Probably this is the first night that we all manage to get a good sleep. The headaches are gone. The camp is rather windy and there is no frost on the ground, no condensation in the tent. We go for a walk around the camp before having the usual breakfast.
|Kibo and Barranco|
This time we don't leave last, we are even one of the first groups. It is different this morning, because the first challenge for the day is Barranco wall, the most steep part of the trek so far. Due to the large number of hikers and porters, and the small permeability of the path it gets quite congested. Some parts of the wall are quite extreme. D.C. is greeted by almost every guide and when we mention this fact, he tells us that he doesn't know all these people, but it seems that they know him. On top of the wall we stop for a short break and some photos.
A photo with Kibo
Time for the jump
The path goes slightly downwards, then goes back up again. At some sheltered places there are many Giant groundsels. bushes and grass, but in the open parts the landscape is desert-like.
Rock boobies or boobies rock
Through the scree
Soon we reach the Karanga valley, which is rather deep and that means steep downhill walking on a very dusty path. All of the dust goes in your face and from our dust covered group could be heard lots of swears. We reach the bottom of the valley, where is the last water source for the next camps till the summit.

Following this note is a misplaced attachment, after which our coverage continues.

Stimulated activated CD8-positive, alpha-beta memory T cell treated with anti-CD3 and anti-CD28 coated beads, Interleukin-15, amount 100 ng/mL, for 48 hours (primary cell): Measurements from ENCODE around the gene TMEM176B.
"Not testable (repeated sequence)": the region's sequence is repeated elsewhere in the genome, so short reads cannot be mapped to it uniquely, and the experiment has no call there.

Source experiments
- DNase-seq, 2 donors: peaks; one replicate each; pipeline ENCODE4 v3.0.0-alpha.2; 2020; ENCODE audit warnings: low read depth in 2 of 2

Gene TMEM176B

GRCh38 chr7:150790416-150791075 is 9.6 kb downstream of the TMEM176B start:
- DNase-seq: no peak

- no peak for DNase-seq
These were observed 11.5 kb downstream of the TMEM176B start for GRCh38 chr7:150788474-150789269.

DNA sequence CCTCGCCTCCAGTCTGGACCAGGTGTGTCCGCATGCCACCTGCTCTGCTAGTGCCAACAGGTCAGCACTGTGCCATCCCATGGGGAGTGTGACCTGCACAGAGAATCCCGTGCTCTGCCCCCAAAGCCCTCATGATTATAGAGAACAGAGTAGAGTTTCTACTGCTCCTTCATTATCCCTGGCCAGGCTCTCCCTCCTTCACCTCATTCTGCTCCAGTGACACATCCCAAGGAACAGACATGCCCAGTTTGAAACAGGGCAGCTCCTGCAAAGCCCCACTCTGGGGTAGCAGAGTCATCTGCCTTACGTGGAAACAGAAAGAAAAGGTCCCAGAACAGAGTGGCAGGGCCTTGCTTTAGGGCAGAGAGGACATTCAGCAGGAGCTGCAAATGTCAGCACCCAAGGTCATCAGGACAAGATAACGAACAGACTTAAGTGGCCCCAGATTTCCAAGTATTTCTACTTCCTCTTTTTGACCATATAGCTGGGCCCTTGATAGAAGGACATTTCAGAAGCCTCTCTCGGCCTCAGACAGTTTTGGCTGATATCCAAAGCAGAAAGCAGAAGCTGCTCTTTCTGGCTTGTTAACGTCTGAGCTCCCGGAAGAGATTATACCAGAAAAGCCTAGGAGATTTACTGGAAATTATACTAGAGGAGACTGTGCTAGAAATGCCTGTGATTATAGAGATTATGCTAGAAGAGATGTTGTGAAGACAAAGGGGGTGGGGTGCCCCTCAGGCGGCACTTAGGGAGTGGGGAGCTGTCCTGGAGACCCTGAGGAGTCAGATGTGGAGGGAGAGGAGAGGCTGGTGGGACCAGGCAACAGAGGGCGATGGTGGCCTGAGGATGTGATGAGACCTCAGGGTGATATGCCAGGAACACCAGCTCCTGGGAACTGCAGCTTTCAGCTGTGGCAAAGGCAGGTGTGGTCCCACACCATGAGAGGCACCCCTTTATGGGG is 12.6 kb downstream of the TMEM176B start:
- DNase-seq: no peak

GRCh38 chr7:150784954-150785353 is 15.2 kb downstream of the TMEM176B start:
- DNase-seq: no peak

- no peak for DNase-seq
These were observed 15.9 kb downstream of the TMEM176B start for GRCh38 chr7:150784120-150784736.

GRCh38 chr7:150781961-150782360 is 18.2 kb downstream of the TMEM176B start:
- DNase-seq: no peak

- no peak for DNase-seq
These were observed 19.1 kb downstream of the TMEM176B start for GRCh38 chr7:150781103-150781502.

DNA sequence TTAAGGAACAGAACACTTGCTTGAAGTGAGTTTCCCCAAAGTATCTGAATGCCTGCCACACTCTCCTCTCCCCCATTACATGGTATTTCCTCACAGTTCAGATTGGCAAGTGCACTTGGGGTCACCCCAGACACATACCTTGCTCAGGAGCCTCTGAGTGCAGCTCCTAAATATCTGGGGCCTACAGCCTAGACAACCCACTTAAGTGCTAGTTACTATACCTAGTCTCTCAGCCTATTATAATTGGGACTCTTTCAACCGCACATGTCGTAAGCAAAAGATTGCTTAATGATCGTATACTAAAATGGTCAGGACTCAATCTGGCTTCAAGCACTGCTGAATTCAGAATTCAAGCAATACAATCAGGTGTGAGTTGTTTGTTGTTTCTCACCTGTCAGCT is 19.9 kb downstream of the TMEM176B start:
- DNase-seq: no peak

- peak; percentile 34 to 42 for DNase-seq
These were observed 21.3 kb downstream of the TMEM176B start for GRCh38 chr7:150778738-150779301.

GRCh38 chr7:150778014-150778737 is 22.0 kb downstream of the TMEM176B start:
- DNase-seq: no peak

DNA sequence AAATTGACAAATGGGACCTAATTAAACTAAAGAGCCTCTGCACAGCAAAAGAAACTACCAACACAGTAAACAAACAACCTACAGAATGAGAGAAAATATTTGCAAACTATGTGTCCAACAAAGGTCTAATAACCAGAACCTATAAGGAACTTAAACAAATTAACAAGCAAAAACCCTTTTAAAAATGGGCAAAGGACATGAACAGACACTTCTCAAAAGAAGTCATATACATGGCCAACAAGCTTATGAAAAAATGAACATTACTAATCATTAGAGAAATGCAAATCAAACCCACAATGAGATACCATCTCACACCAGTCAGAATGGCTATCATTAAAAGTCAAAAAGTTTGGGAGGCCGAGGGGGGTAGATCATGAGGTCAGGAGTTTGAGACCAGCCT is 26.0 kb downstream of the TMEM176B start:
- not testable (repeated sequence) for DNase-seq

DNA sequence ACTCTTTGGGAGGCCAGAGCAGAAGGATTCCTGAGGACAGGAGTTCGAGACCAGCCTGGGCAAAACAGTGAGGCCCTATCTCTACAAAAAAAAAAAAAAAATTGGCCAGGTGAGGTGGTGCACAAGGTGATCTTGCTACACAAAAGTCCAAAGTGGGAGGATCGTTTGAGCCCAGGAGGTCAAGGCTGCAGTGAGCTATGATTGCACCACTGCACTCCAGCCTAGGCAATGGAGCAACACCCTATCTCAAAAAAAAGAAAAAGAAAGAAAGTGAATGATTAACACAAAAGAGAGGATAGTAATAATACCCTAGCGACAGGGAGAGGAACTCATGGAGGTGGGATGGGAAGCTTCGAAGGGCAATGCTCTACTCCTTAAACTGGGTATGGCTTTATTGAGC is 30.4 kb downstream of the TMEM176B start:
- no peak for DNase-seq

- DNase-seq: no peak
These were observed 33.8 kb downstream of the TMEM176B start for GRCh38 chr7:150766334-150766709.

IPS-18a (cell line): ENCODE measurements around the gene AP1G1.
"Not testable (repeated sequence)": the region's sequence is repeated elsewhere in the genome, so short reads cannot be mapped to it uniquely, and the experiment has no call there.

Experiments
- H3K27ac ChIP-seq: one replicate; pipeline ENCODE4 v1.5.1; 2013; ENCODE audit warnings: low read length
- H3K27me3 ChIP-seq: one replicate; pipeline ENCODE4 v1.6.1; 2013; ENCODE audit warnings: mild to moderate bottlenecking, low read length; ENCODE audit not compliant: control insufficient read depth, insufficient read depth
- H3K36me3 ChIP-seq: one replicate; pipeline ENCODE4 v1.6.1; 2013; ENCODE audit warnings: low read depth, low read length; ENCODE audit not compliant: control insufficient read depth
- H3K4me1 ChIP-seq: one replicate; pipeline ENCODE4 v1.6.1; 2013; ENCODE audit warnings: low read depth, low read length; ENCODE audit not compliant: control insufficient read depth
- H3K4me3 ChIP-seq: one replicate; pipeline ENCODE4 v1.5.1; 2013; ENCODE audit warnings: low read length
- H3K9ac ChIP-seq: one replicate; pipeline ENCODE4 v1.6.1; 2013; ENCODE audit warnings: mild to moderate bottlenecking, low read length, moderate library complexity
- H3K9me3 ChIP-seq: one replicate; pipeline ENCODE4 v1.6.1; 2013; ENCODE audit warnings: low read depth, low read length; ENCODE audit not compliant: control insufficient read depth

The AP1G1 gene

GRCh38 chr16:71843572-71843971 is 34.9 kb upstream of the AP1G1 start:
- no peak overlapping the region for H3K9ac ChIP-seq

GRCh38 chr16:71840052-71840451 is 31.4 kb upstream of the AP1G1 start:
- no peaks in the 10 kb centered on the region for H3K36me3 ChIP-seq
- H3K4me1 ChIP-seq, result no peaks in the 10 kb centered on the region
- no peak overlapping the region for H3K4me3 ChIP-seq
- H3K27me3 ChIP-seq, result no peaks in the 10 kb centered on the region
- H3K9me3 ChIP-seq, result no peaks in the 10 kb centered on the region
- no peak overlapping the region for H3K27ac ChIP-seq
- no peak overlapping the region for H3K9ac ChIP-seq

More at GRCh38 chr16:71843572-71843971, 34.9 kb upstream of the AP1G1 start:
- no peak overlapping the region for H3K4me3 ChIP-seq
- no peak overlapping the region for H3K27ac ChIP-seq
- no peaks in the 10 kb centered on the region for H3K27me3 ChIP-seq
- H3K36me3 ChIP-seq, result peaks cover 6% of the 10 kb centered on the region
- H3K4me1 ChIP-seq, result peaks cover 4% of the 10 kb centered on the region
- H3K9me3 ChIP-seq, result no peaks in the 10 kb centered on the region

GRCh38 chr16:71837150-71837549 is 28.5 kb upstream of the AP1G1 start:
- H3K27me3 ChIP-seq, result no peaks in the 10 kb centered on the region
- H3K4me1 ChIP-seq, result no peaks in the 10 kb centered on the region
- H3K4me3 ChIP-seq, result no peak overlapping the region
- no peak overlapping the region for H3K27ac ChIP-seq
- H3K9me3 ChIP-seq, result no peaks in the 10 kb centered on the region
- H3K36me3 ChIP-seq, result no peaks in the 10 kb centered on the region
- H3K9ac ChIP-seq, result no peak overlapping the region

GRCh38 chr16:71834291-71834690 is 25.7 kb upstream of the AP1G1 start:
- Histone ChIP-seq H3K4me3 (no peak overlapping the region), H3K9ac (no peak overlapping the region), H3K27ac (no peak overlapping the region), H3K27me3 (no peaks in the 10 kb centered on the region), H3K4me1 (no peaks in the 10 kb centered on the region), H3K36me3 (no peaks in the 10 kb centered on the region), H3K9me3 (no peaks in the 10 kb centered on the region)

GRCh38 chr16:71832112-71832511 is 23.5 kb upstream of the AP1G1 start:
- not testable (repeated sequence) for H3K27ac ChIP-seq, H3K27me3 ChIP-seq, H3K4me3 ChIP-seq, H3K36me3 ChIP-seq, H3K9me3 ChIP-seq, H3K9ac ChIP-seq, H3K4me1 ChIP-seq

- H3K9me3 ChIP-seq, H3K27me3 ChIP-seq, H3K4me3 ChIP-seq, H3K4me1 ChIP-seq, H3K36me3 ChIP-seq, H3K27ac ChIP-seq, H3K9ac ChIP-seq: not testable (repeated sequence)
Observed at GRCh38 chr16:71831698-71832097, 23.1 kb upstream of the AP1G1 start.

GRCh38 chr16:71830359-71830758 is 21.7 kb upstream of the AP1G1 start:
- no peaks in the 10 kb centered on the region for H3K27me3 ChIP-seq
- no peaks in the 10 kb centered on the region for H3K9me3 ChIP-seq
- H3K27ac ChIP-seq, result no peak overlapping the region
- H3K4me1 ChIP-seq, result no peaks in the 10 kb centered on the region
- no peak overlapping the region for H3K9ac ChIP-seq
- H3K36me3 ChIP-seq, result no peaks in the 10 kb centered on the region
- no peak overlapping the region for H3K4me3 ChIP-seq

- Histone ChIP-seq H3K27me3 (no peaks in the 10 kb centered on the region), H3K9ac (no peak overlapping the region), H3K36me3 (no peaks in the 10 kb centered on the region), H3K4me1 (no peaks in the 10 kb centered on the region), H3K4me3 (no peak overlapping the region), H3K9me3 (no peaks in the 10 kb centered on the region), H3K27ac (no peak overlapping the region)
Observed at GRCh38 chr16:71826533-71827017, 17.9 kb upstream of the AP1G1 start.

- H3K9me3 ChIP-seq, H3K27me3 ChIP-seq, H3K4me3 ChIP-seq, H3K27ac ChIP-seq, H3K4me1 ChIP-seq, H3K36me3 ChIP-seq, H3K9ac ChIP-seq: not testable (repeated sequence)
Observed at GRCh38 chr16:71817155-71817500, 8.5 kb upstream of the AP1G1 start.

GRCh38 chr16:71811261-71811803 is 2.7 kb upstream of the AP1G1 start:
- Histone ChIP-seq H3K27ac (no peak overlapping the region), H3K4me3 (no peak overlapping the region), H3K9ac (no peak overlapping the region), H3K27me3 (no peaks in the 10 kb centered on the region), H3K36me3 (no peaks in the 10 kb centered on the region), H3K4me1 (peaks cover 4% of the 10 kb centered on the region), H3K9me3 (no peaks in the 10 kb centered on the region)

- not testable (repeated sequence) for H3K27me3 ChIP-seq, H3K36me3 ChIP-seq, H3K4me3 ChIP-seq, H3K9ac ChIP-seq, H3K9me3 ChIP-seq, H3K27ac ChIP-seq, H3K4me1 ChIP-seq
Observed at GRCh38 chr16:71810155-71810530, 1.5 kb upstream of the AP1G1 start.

We start walking slowly upwards and at the top of the valley we reach Karanga camp at 3,930 m/12,900 ft, the same altitude as Barranco. Here we are stopping only for lunch, but there are many people camping as well. We situate ourselves next to a large rock in an attempt to hide from the strong dusty wind. The preparation of the lunch takes about an hour, during which time we take a lot of wind and I start feeling nauseated. Instead of waiting for a hot lunch, it was going to be better if we had lunch boxes, we like them very much. I force myself to eat some of the vegetable stew. When I get to the last piece of mango from the desert, there is a lot of dust on it. To show how much inured I have become and how much I don't care, I pick the mango with my fork and pick all the dust from the plate and eat it.
Karanga camp from above
After the two hour lunch break we head once again upwards. Soon some clouds appear and the weather gets chilly. After we headed uphill again I started feeling a little bit better. The rest of the guys look and I guess feel shitty as well. The habitat here is called alpine desert, there isn't a single blade of grass, only lichens on the rocks.
Tired 2 and 3
The man himself - Washington
We reach to the last uphill section and climb it for 20-30 minutes. Finally, we are at Barafu camp at about 4,650 m/15,200 ft. We are no machine any more, but robots. Today's hike took us 7 hours, including nearly 2 hours for the unnecessary hot lunch. Strangely, we don't have any problems with headaches, nor I feel nauseated, just everything has to be done slowly.
Barafu camp and Mawenzi
Form the camp, which is located on a rocky slope there is a wonderful view to the third volcano cone – Mawenzi. Wikipedia mentions an interesting fact – Mawenzi and Shira are extinct, but Kibo is dormant and could erupt some day, although the last eruption is dated 150-200,000 years ago. We have another meal here, as this time Stan doesn't feel OK and barely eats anything. Afterwards, Chewa and I go to the ranger's hut to register ourselves. Around five o'clock we go to bed, in order to get a good sleep, at least 6-7 hours. It is easy to say it, but is hard to force yourself to sleep.
What's in front of us
What's behind us
The raven and Moon